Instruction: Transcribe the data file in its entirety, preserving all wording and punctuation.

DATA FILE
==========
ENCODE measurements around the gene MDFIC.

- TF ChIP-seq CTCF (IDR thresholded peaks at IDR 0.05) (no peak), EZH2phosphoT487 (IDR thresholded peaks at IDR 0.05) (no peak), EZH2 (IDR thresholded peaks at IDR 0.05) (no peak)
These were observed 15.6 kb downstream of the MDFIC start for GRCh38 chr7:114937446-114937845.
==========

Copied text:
ENCODE measurements around the gene MDFIC.

- TF ChIP-seq CTCF (IDR thresholded peaks at IDR 0.05) (no peak), EZH2phosphoT487 (IDR thresholded peaks at IDR 0.05) (no peak), EZH2 (IDR thresholded peaks at IDR 0.05) (no peak)
These were observed 15.6 kb downstream of the MDFIC start for GRCh38 chr7:114937446-114937845.